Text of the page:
DEMOLITION of the former Inverkeithing Primary School to make way for new homes will not go ahead after councillors “regretfully” refused to issue a permit.

Site owner Andrail Ltd wanted to knock down the two buildings at the former school site after they were hit by fire in November 2018.

One of the buildings was delisted but the other, built in 1874, still maintains its protected status.

While councillors were positive about Andrail’s plan to create 28 affordable homes on the site, they expressed frustration with the firm’s approach.

Council planning officers said the firm was “not willing” to consider alternative proposals, such as modifying the listed building to incorporate housing.

Ultimately, councillors decided that the plans were not strong enough to merit approval.

Planning committee convener Alice McGarry said: “This has been on the go for a very long time and I have thought long and hard about this application.

“I am in favour of this site being developed but there is merit in what the planning officers have said.

“I do believe the case could have been made for demolition and I am disappointed that the applicants are apparently not prepared to further explore other options.

“I do regret the loss of 28 affordable houses and the chance to remediate a blighted area.”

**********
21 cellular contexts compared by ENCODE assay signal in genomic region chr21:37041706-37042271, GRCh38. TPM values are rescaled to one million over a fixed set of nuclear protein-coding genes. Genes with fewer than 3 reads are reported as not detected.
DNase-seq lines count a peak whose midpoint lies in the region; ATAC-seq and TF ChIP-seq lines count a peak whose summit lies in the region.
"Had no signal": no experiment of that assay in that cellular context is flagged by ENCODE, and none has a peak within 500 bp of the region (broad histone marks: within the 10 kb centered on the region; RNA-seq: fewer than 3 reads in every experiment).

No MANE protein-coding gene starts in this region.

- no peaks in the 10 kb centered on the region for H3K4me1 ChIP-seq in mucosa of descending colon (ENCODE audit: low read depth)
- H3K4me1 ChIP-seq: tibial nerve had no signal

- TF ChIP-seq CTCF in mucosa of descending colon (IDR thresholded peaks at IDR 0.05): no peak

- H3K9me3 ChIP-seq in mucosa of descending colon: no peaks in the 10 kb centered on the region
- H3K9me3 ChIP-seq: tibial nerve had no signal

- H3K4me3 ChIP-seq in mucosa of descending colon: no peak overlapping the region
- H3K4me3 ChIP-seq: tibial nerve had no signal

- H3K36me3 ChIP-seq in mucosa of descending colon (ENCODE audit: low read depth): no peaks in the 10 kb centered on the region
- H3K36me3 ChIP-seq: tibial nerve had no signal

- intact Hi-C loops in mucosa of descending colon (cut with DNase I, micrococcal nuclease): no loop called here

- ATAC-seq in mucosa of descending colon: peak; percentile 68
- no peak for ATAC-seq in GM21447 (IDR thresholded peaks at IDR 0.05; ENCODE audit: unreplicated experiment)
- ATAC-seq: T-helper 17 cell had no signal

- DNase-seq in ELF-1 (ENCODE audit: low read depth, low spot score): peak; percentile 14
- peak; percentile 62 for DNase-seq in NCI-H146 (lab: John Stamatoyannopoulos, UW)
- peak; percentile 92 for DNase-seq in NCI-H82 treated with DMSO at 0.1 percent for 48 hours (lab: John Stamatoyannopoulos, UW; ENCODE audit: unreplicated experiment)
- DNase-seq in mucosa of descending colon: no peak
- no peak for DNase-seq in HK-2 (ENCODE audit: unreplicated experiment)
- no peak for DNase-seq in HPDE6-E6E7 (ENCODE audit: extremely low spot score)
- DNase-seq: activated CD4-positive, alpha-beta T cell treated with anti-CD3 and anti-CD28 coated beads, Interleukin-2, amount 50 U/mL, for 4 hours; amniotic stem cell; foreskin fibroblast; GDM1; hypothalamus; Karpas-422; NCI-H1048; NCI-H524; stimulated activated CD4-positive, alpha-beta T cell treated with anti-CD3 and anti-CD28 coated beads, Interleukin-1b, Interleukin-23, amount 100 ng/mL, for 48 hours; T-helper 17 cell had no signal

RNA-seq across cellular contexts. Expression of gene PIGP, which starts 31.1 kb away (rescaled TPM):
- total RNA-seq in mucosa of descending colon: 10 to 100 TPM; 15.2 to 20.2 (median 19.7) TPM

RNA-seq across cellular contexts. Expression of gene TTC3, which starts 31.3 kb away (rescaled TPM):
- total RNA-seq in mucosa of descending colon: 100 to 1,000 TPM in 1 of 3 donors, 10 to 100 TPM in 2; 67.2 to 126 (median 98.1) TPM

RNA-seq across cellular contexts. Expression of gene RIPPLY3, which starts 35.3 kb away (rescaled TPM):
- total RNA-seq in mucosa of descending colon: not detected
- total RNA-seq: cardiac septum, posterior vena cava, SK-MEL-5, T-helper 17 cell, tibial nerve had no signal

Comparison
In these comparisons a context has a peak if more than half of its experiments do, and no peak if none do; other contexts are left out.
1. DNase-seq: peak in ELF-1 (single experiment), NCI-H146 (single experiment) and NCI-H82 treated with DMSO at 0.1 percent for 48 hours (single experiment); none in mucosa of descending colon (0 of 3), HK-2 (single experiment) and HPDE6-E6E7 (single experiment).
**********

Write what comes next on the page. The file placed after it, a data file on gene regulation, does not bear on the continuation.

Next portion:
She was backed by local councillor David Barratt, who praised Cllr McGarry’s “very eloquent” reasons for refusal.

He added: “I’m less happy with the prospect of the site continuing in its derelict state and can only hope now that alternative plans are brought forward, even if those plans are the same but with appropriate justification.”

Andrail had sought approval on the grounds that they had had little commercial interest in the older buildings and argued that an earlier approval of similar plans had set a precedent.

The Glasgow-based owner had been set to secure permission to demolish the school in 2018 on the condition that it carried out a bat survey. The permit lapsed after Andrail failed to submit the survey in time.

Planning officer Natasha Cockburn said heritage bosses remained opposed to anything happening to the 19th-century H-block construct.

“In this regard, Historic Environment Scotland have had it confirmed to them the significance of the remaining 1874 building as a listed building – and they’ve advised that the building should be retained,” she said.

“The applicant hasn’t justified the demolition of the listed building.”

Refusal of Andrail’s plans will not necessarily spell the end of redevelopment taking place on the Inverkeithing Primary site.

Co-housing charity the Vivarium Trust is working with the Inverkeithing Trust on what it calls 'The Phoenix Project', which seeks to retain the building as a new housing scheme for the over-50s.